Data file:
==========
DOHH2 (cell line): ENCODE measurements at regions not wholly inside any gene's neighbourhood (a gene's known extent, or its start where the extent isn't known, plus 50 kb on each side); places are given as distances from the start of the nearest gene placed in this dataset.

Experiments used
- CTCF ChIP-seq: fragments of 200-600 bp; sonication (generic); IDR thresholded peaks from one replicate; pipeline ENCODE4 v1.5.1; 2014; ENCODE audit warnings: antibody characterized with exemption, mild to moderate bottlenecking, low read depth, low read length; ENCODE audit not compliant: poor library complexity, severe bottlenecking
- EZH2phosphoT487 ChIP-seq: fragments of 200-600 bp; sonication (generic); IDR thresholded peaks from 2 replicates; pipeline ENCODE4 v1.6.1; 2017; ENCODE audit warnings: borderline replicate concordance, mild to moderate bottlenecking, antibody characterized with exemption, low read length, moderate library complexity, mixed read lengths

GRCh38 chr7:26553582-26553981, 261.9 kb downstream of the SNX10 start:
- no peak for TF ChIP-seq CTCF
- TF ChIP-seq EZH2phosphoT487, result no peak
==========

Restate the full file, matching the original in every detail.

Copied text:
DOHH2 (cell line): ENCODE measurements at regions not wholly inside any gene's neighbourhood (a gene's known extent, or its start where the extent isn't known, plus 50 kb on each side); places are given as distances from the start of the nearest gene placed in this dataset.

Experiments used
- CTCF ChIP-seq: fragments of 200-600 bp; sonication (generic); IDR thresholded peaks from one replicate; pipeline ENCODE4 v1.5.1; 2014; ENCODE audit warnings: antibody characterized with exemption, mild to moderate bottlenecking, low read depth, low read length; ENCODE audit not compliant: poor library complexity, severe bottlenecking
- EZH2phosphoT487 ChIP-seq: fragments of 200-600 bp; sonication (generic); IDR thresholded peaks from 2 replicates; pipeline ENCODE4 v1.6.1; 2017; ENCODE audit warnings: borderline replicate concordance, mild to moderate bottlenecking, antibody characterized with exemption, low read length, moderate library complexity, mixed read lengths

GRCh38 chr7:26553582-26553981, 261.9 kb downstream of the SNX10 start:
- no peak for TF ChIP-seq CTCF
- TF ChIP-seq EZH2phosphoT487, result no peak